Add in the fact that the location he and his team had scouted for the college was occupied by a strip of nine retailers, and the equation became even more complicated. As a result, Mr. Horowitz negotiated a deal to bring in the Brodsky Organization, which agreed to develop the site and purchase the 79th Street property. The deal culminated not only in the construction of a 140,000-square-foot school that’s expected to be completed in 2011, but also this year’s top-place Ingenie, which he shared with Studley colleague Ira Schuman.

“It was pretty important. To some degree, for some people and maybe even for us, it’s an exercise in vanity,” said Mr. Horowitz of the REBNY award. “Everybody likes the adulation that comes with it. But it’s also a validation of the many hard years of work. Those years early in your career when you’re sitting in a cubby and making cold calls and walking buildings and trying to understand the inner workings of a business that seems very foreign and overwhelming at times when you’re a young broker.”


MR. HOROWITZ WAS born in Midwood, Brooklyn, but grew up in Hewlett, a small town of about 8,000 people on the South Shore of Long Island. He lived in the same house throughout his childhood until he moved to Philadelphia, where he earned a bachelor’s degree in political science from the University of Pennsylvania.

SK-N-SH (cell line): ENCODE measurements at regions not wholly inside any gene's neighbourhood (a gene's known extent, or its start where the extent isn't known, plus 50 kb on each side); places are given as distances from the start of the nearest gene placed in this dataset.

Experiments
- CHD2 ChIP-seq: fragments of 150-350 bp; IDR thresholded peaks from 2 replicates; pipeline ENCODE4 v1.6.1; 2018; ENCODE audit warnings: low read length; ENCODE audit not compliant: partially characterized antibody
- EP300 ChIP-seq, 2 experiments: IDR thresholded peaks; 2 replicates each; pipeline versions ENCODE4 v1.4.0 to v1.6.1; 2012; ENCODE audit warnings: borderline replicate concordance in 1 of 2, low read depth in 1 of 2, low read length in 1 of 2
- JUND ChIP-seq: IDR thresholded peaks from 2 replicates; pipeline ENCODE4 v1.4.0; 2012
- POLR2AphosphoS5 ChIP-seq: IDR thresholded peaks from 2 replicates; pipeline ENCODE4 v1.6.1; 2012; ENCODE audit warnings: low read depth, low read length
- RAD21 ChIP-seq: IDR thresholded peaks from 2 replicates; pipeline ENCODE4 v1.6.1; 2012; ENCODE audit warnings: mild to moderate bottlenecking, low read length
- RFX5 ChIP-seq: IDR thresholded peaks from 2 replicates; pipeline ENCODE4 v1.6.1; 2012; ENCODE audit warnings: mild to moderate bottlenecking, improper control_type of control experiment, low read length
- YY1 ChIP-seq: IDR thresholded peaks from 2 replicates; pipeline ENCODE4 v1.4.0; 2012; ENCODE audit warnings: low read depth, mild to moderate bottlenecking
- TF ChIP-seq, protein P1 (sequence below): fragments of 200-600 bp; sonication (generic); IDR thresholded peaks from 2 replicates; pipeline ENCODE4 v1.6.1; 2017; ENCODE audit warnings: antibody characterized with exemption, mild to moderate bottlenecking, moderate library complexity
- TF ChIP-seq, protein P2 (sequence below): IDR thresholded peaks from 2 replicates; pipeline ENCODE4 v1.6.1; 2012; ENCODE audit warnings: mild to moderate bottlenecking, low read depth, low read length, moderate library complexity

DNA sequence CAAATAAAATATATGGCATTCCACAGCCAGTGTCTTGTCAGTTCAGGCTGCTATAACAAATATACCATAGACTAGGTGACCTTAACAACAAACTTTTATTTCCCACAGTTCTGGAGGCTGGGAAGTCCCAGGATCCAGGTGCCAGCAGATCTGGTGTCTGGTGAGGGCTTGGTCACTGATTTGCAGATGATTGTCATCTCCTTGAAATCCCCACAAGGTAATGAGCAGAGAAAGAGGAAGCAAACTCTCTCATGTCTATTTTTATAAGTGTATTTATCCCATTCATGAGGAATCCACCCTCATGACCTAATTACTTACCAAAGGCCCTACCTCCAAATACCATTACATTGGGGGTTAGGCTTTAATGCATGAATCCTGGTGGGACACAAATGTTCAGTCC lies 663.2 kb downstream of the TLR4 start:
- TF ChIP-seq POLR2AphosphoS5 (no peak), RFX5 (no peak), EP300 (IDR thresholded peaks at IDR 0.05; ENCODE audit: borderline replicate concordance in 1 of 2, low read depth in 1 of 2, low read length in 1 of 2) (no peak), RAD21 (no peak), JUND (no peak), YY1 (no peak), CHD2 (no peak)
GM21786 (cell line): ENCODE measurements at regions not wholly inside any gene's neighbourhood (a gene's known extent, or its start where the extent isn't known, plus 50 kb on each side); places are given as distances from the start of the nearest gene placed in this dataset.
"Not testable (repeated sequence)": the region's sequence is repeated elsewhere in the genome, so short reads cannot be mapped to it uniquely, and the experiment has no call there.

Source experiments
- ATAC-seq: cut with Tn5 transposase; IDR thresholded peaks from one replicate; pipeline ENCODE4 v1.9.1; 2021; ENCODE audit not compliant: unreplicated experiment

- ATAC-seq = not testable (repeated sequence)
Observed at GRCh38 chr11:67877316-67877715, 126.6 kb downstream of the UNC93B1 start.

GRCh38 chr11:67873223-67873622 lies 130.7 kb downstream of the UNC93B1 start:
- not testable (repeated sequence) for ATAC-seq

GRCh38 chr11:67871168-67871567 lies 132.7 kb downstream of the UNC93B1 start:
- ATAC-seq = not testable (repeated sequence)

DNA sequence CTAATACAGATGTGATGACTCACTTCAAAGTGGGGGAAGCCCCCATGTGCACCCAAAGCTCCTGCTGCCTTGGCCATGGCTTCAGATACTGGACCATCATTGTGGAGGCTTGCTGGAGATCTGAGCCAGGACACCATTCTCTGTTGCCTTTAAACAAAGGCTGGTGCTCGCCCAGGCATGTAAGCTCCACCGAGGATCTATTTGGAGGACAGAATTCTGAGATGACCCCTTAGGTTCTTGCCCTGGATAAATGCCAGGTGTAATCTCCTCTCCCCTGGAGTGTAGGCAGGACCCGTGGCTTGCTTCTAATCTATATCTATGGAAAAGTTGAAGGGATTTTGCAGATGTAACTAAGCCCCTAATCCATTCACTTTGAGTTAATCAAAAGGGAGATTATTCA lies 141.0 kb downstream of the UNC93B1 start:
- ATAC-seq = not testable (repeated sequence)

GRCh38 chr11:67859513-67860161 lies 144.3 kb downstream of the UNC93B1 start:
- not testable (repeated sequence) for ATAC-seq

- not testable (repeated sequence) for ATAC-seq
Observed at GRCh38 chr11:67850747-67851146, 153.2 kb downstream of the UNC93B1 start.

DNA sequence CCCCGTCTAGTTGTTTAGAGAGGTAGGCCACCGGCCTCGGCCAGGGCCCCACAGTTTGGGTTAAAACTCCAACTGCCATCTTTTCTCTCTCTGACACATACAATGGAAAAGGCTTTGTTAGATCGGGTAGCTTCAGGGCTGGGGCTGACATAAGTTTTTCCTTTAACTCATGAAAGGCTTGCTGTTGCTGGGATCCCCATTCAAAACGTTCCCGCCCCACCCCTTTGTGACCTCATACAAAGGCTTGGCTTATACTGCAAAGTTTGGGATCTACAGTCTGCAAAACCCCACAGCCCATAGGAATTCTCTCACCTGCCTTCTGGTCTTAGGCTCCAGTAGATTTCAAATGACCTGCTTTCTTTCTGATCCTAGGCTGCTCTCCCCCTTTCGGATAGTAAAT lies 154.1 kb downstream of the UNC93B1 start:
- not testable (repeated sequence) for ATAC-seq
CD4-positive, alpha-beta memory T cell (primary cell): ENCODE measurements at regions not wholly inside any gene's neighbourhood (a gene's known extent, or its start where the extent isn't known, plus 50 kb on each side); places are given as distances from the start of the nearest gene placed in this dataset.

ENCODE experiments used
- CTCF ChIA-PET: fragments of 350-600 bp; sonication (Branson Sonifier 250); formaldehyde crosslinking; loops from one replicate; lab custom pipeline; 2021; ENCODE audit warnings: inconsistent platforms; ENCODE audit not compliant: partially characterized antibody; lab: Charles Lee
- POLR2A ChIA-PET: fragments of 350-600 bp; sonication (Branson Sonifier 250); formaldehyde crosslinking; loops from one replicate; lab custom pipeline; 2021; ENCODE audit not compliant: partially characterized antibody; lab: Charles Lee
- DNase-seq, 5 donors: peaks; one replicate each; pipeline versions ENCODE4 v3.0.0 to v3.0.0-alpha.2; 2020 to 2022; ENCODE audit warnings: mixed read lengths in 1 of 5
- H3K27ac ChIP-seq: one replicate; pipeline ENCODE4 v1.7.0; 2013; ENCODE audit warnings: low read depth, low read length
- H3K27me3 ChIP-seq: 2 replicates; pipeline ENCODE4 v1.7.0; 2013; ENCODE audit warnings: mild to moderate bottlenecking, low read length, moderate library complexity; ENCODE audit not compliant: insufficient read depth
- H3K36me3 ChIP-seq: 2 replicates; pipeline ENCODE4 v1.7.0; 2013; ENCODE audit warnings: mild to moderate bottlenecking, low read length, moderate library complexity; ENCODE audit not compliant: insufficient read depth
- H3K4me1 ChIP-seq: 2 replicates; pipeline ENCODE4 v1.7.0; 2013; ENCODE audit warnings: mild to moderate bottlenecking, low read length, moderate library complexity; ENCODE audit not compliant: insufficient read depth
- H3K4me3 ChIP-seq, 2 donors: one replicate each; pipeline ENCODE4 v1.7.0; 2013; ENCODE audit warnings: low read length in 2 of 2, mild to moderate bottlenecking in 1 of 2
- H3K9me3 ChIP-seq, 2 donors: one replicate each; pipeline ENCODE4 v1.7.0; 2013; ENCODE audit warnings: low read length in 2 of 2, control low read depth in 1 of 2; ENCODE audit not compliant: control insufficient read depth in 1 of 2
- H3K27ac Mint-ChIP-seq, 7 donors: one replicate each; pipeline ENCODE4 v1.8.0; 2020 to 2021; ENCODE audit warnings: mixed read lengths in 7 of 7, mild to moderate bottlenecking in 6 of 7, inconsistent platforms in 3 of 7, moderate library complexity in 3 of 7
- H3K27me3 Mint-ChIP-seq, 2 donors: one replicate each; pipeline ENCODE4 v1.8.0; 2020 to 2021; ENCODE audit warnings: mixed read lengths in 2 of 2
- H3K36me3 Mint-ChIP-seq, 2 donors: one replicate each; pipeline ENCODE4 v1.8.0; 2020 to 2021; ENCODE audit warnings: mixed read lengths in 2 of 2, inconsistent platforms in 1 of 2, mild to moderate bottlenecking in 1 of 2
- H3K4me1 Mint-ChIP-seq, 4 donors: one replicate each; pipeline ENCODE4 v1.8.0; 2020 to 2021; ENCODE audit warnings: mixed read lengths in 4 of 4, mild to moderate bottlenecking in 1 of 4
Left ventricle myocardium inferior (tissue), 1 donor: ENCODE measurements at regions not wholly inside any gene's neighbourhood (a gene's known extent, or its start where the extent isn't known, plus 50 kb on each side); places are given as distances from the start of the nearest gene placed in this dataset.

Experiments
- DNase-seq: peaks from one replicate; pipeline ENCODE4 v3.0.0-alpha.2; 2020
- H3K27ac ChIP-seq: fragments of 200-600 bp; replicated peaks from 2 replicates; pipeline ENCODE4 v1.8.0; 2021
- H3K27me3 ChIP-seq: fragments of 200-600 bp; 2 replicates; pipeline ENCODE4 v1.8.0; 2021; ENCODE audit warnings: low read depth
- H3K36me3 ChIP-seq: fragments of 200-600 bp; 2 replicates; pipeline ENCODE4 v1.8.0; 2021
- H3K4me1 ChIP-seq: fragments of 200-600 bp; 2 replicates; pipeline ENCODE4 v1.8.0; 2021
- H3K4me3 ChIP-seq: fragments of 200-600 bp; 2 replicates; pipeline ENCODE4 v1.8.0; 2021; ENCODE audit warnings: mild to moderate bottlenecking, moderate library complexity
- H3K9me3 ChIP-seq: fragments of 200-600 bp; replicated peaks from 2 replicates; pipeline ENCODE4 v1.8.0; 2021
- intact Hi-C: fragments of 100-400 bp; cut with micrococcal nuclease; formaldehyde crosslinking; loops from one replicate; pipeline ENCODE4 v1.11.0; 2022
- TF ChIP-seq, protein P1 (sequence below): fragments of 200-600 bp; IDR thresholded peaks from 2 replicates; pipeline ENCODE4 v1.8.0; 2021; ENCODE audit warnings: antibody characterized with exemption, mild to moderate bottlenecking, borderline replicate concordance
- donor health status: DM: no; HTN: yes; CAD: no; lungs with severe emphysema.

Mr. Horowitz’s real estate career began auspiciously enough in 1988, when he was tapped to become what he said was only the third financial analyst in Cushman & Wakefield history and the first to provide support to some 100 brokers in the firm’s midtown office.

“It was sort of a lens through which I could see what my future held and to see all the characters that were in the real estate business that I served,” said Mr. Horowitz, who worked as an analyst for two and a half years before accepting a brokerage position at Studley. “They were my customers at that point in time-customers within Cushman & Wakefield. I got to see different styles and go on meetings with some of these senior brokers, which was intimidating but really fascinating.”

An avid cyclist, skier and surfer (“I try to surf,” he corrects), Mr. Horowitz lives on the Upper East Side with his wife and two sons, and takes summer vacations in Montauk. It’s there, with his 9-year-old son, that he has been trying to perfect his surfing skills.

“There are some parallels between learning how to surf and getting into the real estate business, in the sense that there’s a lot of failure early on,” said Mr. Horowitz, who concedes to at least a few crash landings as a surfer. “You try to use the biggest board possible at first so that it’s almost impossible not to stand up. But when you take that safety net away and go to a standard surfboard, in the same way there’s a lot of rejection early on in the real estate business, there’s a lot of falling down when you’re surfing.”

“But,” he added after a brief pause, “it’s a lot softer landing in the ocean.”

Organizations in this story

{{ story.sponsored_byline | safe }}

{{ story.featured_attachment.caption | safe }}
{{ story.featured_attachment.caption | safe }}

Buildings in this story

Organizations in this story

People in this story

Activity in this story

Loading next story...